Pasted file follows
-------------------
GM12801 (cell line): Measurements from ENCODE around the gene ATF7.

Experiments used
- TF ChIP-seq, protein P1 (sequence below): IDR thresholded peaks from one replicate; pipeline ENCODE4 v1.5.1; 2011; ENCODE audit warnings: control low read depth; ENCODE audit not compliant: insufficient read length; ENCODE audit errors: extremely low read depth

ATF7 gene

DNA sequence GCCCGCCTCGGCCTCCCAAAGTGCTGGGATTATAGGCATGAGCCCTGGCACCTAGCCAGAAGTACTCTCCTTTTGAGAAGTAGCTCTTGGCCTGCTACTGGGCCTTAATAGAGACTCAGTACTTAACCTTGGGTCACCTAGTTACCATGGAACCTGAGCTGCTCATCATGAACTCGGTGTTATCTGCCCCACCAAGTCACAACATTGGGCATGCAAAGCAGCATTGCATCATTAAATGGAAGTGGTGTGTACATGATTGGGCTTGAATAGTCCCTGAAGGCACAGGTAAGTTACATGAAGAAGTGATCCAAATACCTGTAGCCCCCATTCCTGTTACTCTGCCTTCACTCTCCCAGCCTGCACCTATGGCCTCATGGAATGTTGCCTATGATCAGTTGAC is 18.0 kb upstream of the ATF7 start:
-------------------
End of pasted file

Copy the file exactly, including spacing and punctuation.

GM12801 (cell line): Measurements from ENCODE around the gene ATF7.

Experiments used
- TF ChIP-seq, protein P1 (sequence below): IDR thresholded peaks from one replicate; pipeline ENCODE4 v1.5.1; 2011; ENCODE audit warnings: control low read depth; ENCODE audit not compliant: insufficient read length; ENCODE audit errors: extremely low read depth

ATF7 gene

DNA sequence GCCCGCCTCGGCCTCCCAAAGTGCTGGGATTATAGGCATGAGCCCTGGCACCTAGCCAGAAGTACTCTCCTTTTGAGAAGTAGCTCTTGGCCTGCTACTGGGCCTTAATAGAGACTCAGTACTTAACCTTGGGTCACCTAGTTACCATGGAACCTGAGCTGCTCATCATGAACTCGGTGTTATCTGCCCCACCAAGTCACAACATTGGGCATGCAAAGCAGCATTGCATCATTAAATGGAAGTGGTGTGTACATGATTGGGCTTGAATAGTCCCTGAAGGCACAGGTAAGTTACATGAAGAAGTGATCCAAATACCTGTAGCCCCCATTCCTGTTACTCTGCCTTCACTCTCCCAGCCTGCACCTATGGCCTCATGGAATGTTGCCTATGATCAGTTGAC is 18.0 kb upstream of the ATF7 start: